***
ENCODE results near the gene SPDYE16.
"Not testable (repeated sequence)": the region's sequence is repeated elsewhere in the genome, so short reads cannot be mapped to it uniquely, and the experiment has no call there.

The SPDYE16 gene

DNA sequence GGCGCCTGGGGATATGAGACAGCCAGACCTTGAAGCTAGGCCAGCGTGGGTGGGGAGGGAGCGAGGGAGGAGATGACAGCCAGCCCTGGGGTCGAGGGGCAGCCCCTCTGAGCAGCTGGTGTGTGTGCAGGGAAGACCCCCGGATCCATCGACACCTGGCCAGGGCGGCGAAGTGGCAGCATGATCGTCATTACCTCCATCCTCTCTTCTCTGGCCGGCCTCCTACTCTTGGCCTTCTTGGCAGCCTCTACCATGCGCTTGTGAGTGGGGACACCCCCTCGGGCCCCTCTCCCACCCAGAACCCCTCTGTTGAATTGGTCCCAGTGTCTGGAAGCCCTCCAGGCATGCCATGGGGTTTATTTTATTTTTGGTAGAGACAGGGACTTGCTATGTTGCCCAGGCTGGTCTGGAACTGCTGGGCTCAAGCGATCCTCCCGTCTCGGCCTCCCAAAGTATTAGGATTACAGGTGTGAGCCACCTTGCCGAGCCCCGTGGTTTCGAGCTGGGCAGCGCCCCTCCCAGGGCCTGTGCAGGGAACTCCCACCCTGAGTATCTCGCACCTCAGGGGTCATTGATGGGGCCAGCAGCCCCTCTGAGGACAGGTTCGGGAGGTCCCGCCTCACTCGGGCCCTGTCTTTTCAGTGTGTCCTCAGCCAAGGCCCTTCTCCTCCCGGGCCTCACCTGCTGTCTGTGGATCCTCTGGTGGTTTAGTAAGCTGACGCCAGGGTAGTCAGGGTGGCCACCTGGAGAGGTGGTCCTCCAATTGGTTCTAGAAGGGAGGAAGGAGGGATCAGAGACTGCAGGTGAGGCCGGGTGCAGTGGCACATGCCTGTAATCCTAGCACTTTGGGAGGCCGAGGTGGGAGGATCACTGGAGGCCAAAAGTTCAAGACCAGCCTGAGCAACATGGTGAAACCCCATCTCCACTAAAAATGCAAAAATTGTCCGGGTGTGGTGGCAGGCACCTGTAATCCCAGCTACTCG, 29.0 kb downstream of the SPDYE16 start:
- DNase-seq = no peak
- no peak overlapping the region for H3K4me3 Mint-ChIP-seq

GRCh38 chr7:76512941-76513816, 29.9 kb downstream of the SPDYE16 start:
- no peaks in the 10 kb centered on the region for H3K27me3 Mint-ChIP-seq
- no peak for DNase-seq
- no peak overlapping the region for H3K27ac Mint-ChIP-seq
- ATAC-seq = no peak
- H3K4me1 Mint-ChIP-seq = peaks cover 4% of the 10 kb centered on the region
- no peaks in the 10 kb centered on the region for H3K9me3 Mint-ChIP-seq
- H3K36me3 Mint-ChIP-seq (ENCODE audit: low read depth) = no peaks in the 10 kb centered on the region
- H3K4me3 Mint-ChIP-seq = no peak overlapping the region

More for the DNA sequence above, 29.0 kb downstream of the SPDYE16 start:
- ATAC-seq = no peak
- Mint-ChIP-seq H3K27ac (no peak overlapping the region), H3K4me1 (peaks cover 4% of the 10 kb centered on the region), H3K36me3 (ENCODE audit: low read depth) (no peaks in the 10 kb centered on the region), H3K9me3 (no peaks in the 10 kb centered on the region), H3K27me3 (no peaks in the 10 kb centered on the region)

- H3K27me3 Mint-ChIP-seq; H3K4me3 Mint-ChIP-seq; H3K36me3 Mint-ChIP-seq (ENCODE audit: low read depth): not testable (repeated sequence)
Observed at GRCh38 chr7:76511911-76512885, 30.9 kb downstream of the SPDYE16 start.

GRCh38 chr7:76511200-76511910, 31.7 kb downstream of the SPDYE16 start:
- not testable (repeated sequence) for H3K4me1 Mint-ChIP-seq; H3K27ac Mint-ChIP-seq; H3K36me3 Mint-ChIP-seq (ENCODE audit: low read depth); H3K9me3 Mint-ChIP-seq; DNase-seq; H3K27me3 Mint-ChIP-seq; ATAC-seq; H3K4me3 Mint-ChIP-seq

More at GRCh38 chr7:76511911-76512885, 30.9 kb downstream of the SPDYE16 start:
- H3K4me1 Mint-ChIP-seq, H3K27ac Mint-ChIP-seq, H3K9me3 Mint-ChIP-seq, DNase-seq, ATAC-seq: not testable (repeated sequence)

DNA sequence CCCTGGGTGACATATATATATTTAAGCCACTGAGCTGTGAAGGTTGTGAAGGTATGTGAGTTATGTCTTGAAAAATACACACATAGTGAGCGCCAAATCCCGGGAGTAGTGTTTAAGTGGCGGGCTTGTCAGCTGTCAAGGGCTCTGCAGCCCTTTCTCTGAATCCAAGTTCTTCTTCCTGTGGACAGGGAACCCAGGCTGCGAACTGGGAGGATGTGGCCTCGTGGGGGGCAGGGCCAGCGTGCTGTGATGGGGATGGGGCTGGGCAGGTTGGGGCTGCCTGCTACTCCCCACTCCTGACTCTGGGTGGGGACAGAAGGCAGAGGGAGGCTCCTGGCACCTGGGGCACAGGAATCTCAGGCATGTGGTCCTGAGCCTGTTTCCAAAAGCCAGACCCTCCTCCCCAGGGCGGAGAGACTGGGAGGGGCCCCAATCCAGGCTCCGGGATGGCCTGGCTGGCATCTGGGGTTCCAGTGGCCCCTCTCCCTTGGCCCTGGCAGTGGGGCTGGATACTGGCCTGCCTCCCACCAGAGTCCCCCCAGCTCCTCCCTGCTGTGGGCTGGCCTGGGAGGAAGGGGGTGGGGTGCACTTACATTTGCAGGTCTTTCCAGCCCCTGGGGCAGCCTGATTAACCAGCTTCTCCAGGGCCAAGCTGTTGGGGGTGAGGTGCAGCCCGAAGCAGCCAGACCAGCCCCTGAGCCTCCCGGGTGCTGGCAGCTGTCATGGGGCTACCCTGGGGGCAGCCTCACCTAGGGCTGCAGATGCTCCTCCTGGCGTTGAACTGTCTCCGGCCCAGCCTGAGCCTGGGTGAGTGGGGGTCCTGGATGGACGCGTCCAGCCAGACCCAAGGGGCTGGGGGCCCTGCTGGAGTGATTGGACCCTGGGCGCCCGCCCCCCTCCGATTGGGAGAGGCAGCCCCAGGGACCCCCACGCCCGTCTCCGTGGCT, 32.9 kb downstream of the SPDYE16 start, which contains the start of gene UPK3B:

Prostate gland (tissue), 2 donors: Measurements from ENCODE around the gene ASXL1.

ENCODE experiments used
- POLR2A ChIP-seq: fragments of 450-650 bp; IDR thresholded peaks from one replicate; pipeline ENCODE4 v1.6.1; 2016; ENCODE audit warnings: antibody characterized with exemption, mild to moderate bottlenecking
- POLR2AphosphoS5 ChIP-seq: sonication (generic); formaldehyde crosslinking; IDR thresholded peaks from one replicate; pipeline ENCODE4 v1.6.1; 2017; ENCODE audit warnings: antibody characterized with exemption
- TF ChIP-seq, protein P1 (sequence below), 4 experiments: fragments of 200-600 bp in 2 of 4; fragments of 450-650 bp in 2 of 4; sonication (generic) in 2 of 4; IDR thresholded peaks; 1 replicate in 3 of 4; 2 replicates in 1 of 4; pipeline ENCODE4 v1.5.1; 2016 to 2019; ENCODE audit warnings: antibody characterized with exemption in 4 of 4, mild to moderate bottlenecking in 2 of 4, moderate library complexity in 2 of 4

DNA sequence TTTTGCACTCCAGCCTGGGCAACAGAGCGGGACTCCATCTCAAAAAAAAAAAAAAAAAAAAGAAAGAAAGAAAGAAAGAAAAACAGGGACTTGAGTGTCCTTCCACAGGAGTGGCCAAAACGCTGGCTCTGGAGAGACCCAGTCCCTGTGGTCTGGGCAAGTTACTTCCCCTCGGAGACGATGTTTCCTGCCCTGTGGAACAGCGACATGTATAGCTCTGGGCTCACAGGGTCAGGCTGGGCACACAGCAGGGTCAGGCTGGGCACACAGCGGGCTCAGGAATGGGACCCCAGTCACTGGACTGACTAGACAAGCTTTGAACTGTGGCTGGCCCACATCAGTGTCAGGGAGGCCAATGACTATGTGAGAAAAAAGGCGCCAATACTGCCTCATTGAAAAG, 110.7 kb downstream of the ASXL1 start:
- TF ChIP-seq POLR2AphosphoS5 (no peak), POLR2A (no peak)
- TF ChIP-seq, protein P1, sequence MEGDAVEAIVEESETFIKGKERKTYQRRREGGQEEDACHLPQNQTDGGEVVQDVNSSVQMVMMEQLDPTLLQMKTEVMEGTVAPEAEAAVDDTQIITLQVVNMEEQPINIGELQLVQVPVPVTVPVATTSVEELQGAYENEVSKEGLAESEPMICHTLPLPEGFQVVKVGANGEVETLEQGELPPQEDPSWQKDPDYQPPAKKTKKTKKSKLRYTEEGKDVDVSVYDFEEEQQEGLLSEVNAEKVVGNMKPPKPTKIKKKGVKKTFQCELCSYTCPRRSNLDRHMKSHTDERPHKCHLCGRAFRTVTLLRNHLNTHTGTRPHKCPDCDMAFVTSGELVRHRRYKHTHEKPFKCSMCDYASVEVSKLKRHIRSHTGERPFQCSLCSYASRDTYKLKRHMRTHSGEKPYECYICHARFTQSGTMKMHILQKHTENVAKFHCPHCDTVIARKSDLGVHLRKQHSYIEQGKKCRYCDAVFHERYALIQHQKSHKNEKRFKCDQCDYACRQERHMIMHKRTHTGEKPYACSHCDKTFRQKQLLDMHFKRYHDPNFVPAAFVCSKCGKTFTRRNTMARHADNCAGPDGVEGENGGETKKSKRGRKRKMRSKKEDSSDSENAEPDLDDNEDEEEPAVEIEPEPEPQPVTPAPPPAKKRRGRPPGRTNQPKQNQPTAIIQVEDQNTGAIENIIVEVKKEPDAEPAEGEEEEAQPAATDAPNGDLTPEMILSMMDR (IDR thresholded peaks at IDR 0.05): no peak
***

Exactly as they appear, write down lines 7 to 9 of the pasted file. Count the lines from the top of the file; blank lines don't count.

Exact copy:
GRCh38 chr7:76512941-76513816, 29.9 kb downstream of the SPDYE16 start:
- no peaks in the 10 kb centered on the region for H3K27me3 Mint-ChIP-seq
- no peak for DNase-seq